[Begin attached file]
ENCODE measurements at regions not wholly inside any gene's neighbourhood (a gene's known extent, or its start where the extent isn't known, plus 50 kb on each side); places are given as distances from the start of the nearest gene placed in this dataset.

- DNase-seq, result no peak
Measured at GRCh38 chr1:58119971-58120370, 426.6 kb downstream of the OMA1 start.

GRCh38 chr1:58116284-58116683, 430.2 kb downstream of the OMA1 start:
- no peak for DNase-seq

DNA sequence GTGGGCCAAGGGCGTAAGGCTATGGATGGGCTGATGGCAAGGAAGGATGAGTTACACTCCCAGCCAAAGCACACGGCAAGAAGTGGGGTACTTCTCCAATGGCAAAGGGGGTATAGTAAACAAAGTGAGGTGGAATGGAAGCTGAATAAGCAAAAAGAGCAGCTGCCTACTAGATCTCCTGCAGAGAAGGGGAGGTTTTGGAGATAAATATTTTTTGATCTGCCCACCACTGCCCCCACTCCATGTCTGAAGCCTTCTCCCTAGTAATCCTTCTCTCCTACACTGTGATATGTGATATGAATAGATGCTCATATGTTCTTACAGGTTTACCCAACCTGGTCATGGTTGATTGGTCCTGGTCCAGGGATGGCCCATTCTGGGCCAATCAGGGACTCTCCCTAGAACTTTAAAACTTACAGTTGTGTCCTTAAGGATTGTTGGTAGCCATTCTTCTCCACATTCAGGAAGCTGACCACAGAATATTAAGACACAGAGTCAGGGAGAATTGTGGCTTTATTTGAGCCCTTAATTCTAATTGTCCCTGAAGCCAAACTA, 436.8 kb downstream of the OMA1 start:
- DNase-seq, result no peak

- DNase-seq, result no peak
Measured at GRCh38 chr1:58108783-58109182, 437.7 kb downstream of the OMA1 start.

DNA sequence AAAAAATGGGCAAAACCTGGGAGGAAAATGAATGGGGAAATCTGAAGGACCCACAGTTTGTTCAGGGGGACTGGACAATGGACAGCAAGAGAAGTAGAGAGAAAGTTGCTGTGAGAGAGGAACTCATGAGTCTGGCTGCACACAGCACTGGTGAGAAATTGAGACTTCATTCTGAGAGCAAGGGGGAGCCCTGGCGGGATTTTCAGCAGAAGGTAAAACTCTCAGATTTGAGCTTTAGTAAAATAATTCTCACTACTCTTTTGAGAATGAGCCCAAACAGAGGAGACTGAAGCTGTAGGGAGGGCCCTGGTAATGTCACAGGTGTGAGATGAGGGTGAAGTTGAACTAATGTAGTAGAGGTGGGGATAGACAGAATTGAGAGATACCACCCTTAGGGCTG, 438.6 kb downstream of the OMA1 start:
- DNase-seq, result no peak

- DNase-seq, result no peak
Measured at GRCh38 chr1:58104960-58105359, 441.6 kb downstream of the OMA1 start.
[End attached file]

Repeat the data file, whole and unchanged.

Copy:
ENCODE measurements at regions not wholly inside any gene's neighbourhood (a gene's known extent, or its start where the extent isn't known, plus 50 kb on each side); places are given as distances from the start of the nearest gene placed in this dataset.

- DNase-seq, result no peak
Measured at GRCh38 chr1:58119971-58120370, 426.6 kb downstream of the OMA1 start.

GRCh38 chr1:58116284-58116683, 430.2 kb downstream of the OMA1 start:
- no peak for DNase-seq

DNA sequence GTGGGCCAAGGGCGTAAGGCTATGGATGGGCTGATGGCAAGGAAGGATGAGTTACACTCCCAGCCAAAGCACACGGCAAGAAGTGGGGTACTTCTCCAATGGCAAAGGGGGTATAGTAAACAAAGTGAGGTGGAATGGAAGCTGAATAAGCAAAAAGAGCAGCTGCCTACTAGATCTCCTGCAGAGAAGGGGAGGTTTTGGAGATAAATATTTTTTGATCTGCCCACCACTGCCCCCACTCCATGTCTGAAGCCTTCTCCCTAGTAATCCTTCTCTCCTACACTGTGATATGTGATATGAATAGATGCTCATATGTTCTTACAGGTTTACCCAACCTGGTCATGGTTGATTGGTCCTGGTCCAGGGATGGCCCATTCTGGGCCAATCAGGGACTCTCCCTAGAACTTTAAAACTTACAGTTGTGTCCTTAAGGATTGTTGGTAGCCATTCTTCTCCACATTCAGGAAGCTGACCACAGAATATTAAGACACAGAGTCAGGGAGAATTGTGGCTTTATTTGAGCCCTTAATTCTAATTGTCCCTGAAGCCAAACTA, 436.8 kb downstream of the OMA1 start:
- DNase-seq, result no peak

- DNase-seq, result no peak
Measured at GRCh38 chr1:58108783-58109182, 437.7 kb downstream of the OMA1 start.

DNA sequence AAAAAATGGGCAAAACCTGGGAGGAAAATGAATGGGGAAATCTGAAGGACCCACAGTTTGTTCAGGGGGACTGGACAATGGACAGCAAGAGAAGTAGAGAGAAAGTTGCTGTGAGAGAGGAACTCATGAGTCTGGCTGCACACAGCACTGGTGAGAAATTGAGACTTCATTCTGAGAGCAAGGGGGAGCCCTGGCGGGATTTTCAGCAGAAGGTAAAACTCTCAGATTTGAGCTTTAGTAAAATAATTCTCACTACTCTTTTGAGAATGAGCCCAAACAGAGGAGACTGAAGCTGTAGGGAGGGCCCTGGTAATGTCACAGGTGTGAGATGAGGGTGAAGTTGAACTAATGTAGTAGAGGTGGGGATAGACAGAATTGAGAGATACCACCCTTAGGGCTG, 438.6 kb downstream of the OMA1 start:
- DNase-seq, result no peak

- DNase-seq, result no peak
Measured at GRCh38 chr1:58104960-58105359, 441.6 kb downstream of the OMA1 start.